You CAN’T skip months. To keep the account, you have to deposit at least £25 a month for the 12-month duration.
There are NO withdrawals allowed. You can access your money before the year is up, but you’ll have to close the account. If you do so, you’ll only get interest equivalent to First Direct’s bog-standard easy-access account (which currently pays 0.5%).
Very restrictive and the way the account works the 7% is not worth it
I agree. Shame really as I’m currently looking for a home for c.£5k. The market seems to change every other day. R-
Barclays Rainy Day Saver?
I was literally about post this - that’s where my savings are right now. It has a few caveat’s (don’t they all) but these are easily overcome (join blue rewards, pay a £5 and pay £800 pcm into the account)
It works the same as most other regular savers - they are designed for people to save monthly and not for a lump sum
Other regular savers offer a lot more flexibility. The First Direct one isn’t worth the trouble at all unless people exhausted other available options.
It’s advertised at 7% but you’ll get half the interest that you’d expect based on that figure alone, and it’s not like you can leave your money sitting there earning that interest after the initial term like you can with RBS/NatWest
I’m sure we have had this discussion before. You get the 7% on the balance that is currently in the account.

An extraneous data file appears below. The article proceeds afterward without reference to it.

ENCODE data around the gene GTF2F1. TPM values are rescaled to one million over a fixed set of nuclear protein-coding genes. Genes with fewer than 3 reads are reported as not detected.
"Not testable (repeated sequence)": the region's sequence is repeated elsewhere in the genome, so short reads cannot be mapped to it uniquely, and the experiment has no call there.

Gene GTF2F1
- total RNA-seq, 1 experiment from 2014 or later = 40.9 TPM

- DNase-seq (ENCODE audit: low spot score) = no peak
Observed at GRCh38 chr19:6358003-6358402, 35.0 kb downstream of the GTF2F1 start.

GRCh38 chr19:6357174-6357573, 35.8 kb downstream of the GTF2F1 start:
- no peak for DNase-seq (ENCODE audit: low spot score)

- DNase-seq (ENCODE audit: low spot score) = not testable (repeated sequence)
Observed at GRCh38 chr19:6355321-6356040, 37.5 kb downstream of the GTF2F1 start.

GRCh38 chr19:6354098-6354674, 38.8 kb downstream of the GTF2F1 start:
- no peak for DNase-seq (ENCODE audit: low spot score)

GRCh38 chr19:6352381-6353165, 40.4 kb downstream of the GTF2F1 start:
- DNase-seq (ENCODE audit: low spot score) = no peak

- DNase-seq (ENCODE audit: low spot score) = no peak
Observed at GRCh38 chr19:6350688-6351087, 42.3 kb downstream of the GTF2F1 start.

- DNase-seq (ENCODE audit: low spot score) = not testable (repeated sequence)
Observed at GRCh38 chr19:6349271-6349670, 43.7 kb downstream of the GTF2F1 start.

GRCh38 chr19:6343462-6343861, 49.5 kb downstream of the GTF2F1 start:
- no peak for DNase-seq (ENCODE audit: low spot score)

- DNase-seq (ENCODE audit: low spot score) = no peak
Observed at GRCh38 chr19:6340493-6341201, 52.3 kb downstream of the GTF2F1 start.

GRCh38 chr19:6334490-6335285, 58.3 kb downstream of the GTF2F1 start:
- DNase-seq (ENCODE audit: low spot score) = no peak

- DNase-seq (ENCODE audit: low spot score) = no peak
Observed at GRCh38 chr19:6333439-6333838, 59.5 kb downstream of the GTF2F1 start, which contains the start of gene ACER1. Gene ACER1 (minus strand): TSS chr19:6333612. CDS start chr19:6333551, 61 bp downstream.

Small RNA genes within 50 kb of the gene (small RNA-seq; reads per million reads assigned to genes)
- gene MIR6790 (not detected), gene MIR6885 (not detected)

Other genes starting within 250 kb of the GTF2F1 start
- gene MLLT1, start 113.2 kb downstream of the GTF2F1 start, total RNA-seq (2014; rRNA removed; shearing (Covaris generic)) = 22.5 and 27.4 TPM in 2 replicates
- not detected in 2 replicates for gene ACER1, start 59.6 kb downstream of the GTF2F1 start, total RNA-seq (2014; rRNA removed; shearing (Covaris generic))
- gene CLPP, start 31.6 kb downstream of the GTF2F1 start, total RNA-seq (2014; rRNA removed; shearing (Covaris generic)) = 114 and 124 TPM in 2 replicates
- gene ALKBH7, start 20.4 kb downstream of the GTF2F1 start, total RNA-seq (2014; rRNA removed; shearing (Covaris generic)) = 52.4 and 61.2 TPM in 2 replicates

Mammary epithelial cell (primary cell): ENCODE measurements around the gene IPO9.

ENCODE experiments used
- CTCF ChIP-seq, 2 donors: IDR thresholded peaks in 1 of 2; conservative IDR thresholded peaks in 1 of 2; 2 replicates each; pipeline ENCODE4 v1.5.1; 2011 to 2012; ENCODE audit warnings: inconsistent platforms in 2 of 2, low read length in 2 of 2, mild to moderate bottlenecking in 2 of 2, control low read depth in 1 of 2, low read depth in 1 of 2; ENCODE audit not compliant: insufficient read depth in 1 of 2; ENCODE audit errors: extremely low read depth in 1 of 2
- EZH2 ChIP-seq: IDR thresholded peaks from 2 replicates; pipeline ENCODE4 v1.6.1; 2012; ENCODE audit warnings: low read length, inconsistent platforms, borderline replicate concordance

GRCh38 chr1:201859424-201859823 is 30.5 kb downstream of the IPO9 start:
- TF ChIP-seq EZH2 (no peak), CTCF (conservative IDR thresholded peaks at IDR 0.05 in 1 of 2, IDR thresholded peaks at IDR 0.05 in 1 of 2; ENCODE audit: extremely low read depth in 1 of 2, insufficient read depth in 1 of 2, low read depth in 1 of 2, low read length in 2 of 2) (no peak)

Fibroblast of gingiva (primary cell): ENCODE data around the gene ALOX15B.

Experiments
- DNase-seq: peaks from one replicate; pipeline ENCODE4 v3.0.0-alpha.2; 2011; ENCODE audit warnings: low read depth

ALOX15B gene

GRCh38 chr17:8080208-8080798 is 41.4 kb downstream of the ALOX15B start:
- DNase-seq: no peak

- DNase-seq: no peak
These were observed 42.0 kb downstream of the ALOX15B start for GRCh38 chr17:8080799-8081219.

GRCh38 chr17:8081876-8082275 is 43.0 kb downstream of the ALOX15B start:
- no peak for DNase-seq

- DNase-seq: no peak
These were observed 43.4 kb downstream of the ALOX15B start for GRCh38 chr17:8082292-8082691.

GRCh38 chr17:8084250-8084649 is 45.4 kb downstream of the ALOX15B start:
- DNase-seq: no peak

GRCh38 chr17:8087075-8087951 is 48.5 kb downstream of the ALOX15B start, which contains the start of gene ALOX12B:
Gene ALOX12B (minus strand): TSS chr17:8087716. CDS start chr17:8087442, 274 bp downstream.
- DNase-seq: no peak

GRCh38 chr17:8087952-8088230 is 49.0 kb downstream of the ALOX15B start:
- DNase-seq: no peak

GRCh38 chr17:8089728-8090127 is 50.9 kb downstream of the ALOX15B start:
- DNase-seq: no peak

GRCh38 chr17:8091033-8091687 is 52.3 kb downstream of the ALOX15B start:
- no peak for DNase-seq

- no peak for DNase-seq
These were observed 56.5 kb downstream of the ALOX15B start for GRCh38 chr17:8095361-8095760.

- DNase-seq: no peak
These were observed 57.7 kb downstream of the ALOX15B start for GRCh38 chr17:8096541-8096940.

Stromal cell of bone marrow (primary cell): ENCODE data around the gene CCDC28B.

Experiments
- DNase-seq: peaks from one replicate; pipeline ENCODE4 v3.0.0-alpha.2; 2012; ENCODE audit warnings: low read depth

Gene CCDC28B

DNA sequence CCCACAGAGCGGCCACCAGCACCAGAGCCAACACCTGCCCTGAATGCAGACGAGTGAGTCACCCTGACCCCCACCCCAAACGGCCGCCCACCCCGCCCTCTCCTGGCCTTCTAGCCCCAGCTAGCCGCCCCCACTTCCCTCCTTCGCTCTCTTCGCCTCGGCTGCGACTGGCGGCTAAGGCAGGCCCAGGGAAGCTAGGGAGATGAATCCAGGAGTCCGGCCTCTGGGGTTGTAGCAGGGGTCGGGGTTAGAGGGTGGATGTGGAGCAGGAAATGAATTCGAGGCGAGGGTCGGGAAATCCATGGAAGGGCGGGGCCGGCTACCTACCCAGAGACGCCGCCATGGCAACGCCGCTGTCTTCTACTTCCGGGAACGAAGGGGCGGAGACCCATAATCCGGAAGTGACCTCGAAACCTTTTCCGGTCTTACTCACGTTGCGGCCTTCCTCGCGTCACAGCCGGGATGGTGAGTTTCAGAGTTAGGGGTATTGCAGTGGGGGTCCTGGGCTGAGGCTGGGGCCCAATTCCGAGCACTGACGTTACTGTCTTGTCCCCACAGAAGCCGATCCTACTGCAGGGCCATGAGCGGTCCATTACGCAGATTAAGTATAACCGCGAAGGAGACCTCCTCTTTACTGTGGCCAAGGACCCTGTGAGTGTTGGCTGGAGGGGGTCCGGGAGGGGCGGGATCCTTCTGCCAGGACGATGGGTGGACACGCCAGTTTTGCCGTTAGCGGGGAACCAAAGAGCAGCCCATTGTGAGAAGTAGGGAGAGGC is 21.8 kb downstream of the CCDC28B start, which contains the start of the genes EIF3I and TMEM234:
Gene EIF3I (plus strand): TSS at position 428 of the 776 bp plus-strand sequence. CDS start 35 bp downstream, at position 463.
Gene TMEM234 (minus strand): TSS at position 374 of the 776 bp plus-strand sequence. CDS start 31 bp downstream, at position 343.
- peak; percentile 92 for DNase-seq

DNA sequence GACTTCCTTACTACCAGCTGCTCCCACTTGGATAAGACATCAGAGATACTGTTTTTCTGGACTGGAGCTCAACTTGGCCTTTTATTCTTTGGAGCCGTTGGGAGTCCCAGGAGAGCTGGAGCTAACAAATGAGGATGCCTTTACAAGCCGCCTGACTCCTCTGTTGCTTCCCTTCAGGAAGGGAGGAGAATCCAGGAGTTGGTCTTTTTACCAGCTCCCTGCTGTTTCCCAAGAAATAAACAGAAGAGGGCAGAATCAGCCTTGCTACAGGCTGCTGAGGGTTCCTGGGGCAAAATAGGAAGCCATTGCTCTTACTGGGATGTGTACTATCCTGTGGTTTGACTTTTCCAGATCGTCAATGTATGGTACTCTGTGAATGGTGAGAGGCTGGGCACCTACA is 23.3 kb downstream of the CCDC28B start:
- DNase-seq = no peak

Its actually quite a good account imo as you can deposit £300/month which is twice the amount NatWest now allow you to pay in.
The problem for me is that when you consider the a) limited deposit limits and b) interest rates only paid on first £Xk, whenever I’ve worked it out it’s been more efficient to have a higher amount lumped in an account like Chase where there’s a rate applied to the entire balance (and a higher balance at that), and personally I haven’t got the patience to keep on top of various different accounts each with fairly small amounts in them (especially if they take a year to mature). It’s a shame Chase’s rate is lower compared to others as the way it works otherwise suits my needs significantly better.
That presumes you’ve already got a large lump sum to put away. If you have, you’re not in the target market for regular savers anyway. If you haven’t, then regular savers are perfect for helping you build your savings.
You can have the best of both worlds by drip feeding from your Chase lump sum into a regular saver each month.
I know how it works. But that doesn’t make the account better. You’ll only ever get 7% interest on approximately half your closing balance, and after the year is up, your money is booted out.
With RBS/NatWest you can keep milking the high interest rate as long as you like.
Not to mention the flexibility of withdrawals. If you’re someone who’s just getting into the savings habit, having the ability to withdraw money should you need it can be the difference between going back into overdraft or continuing on a positive course. First Direct forcing you to forfeit any interest if you need access to the money makes it more like a fixed saver but worse because of the drip feeding nature of it.
Overall I think this account offers the worst of both worlds and should only be a last option after exhausting any other high interest accounts